I’m pretty casual about eating things like tacos anywhere in the city, but it’s still a dangerous city—sometimes at the taco joints, too, as this DNAInfo story about one in Brighton Park recounts. And speaking of tacos and trouble, they finally figured out what happened when Carbon made a bunch of people sick.

11. iFOOD

Truffles served on an iPad showing a video of truffles is a hot dish in San Francisco… previewed at Boka in Chicago… and illustrated with a video by Friend of Fooditor Lou Stejskal.


Sandwich Tribunal goes on a little Italian beef quest—though as he notes, “I’m incapable of being critical of this sandwich, as it’s one of my favorite things and part of the reason I have become so obsessed with sandwiches over the past 10 years. I’m not sure I’ve ever had a bad Italian beef sandwich, and if I have, I bet it was still pretty good.” I don’t disagree much—I won’t say never, but I’ve probably had fewer bad beefs than good Philly cheese steaks [ducks].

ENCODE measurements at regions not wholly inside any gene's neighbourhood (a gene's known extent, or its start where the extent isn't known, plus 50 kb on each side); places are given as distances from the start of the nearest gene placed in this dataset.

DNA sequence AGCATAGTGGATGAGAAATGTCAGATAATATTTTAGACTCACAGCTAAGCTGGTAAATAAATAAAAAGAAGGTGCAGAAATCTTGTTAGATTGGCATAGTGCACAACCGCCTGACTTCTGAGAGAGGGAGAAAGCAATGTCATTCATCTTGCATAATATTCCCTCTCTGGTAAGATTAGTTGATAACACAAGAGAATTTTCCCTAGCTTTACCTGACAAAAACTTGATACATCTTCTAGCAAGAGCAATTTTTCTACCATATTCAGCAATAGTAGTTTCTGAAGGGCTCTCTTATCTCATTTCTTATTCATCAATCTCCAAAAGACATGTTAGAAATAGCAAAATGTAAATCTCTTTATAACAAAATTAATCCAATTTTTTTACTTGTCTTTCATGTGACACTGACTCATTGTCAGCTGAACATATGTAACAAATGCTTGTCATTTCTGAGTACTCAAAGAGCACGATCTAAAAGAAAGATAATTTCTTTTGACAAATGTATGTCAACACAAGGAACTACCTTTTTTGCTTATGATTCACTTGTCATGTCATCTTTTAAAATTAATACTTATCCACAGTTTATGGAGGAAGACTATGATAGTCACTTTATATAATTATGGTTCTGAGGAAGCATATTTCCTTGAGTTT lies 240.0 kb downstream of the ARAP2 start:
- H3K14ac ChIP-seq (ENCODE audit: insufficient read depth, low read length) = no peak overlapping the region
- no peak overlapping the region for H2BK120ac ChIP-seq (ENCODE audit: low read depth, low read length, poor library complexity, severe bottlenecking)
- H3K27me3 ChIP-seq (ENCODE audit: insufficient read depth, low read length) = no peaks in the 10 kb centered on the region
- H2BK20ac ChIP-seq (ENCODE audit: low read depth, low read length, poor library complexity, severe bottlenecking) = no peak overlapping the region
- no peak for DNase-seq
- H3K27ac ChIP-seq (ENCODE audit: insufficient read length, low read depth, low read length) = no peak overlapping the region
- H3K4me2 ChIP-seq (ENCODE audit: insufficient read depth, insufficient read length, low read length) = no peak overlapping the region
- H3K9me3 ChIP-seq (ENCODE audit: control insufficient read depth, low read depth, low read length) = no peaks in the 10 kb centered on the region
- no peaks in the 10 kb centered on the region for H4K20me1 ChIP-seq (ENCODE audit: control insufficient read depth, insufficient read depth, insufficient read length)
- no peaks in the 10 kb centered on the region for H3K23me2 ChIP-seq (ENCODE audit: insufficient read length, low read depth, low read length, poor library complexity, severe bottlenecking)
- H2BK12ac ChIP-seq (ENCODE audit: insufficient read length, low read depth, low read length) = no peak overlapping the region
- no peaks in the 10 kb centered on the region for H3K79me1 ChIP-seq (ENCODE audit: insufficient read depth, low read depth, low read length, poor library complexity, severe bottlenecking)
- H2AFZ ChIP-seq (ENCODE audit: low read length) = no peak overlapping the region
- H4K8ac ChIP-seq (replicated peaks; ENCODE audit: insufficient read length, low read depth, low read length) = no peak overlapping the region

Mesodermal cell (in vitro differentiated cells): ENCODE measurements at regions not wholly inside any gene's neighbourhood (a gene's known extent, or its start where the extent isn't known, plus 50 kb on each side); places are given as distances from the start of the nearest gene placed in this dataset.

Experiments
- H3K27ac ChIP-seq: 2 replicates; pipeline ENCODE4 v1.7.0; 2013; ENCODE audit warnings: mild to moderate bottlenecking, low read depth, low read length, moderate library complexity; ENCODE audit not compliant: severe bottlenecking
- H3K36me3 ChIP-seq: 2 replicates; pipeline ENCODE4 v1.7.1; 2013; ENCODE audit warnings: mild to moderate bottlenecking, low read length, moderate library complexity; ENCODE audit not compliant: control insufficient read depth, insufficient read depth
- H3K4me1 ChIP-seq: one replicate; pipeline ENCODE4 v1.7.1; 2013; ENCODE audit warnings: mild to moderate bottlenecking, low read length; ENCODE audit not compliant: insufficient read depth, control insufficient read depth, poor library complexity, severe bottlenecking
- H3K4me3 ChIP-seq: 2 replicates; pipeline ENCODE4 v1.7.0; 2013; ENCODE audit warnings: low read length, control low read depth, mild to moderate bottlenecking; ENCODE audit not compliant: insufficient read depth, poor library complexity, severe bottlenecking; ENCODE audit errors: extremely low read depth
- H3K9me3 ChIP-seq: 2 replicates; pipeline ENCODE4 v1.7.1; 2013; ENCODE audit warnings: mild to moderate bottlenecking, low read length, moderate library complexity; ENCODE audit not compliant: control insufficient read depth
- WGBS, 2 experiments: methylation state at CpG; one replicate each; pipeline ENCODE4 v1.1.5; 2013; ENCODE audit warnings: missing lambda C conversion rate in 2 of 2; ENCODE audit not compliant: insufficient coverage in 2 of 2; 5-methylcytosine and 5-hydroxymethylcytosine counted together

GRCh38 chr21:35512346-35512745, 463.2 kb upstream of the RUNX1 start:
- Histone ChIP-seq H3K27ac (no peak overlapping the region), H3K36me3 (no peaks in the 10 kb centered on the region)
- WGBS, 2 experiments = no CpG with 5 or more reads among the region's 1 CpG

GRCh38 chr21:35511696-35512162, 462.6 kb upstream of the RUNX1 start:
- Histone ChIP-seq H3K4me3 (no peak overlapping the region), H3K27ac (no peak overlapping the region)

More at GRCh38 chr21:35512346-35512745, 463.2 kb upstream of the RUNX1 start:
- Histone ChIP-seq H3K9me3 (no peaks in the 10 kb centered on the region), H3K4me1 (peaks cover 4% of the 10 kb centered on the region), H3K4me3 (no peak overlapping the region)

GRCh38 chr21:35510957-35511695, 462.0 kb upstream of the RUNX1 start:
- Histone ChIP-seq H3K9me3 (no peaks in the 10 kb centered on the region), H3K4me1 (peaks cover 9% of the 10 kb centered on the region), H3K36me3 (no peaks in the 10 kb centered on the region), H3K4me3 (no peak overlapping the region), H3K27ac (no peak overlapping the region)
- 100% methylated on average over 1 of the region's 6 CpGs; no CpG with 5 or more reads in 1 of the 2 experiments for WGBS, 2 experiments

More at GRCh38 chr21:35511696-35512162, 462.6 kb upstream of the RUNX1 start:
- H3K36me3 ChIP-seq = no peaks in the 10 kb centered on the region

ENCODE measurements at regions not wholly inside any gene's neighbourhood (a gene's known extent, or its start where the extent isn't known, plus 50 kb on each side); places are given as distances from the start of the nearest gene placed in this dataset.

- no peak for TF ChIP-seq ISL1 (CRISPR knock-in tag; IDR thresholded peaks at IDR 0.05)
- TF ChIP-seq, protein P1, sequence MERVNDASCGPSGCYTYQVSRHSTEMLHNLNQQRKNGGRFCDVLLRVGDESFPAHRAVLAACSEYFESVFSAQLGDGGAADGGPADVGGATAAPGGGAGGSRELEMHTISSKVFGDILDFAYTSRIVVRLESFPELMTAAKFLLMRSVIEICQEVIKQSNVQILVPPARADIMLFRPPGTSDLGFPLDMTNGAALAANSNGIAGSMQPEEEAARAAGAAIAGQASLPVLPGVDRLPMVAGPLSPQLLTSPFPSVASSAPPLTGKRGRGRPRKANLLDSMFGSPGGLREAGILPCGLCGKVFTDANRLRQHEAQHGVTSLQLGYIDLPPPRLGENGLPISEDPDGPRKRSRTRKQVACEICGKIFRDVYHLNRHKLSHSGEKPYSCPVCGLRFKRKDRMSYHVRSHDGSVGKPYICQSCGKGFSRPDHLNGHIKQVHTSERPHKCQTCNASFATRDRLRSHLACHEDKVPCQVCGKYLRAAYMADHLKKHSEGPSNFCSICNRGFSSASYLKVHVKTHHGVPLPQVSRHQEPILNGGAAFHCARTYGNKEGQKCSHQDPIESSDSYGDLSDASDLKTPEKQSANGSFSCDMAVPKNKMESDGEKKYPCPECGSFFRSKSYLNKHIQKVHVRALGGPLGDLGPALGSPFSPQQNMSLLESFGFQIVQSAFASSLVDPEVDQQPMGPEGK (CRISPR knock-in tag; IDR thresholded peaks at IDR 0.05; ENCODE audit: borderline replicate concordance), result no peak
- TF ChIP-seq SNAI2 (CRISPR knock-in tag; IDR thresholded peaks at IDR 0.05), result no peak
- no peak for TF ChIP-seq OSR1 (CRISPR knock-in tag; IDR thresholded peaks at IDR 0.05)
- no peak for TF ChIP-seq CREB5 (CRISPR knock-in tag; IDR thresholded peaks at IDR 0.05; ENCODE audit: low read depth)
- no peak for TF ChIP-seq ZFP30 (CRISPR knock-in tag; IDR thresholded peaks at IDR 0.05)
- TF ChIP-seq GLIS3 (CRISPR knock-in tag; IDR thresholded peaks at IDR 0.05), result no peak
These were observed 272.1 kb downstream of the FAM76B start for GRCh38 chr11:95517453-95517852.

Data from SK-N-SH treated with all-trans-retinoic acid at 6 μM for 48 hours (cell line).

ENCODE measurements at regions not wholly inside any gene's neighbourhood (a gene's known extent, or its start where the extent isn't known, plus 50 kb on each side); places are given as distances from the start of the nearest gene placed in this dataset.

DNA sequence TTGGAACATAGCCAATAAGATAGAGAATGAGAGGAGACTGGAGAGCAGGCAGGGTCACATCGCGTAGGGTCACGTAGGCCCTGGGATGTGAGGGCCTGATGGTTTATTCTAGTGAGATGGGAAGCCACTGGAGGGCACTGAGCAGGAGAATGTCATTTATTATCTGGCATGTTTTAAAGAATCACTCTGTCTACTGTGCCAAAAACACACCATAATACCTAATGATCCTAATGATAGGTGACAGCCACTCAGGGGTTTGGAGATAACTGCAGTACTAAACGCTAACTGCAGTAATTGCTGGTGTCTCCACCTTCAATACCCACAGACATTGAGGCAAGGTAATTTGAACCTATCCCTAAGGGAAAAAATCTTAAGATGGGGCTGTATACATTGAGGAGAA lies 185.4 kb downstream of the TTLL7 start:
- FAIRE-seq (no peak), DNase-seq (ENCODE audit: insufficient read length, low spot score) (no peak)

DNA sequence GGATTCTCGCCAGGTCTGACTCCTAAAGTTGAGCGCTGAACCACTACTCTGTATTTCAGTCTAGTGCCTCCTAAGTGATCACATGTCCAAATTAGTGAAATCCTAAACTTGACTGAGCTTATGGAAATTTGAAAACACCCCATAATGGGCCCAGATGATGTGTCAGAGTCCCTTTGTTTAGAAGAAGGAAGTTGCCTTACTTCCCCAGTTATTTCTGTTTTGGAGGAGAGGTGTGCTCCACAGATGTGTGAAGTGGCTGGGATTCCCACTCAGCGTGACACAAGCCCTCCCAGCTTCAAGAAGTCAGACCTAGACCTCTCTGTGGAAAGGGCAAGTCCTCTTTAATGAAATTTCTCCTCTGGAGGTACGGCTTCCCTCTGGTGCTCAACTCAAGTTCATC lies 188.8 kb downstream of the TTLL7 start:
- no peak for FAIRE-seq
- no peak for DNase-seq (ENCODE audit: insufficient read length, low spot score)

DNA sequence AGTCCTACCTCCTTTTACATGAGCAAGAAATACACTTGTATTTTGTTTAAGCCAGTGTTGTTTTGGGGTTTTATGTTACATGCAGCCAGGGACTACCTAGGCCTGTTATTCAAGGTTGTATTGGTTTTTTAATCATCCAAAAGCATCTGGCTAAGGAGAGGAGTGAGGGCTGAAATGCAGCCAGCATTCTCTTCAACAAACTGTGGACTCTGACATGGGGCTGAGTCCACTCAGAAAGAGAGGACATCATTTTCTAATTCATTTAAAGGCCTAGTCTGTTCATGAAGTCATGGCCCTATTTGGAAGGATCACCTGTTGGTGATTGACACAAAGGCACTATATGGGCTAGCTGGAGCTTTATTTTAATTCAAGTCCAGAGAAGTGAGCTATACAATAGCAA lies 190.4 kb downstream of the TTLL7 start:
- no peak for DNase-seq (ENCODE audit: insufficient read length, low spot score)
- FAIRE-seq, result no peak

I had some very good things I was taking pictures of for articles (one means love, one means fox), but I won’t talk about those until I eat there for real. But I had two great year-end meals at places I already knew I liked—a wonderful, warm birthday meal for the whole family at Osteria Langhe, made even more delicious by white truffles (but even the things that did without them were plenty good, like the plin), and a return to Parachute for the first time in over a year showed it was good as ever, with the simplest dish—broccoli, dates and ras-el-hanout, shown and talked about at the bottom here—a standout.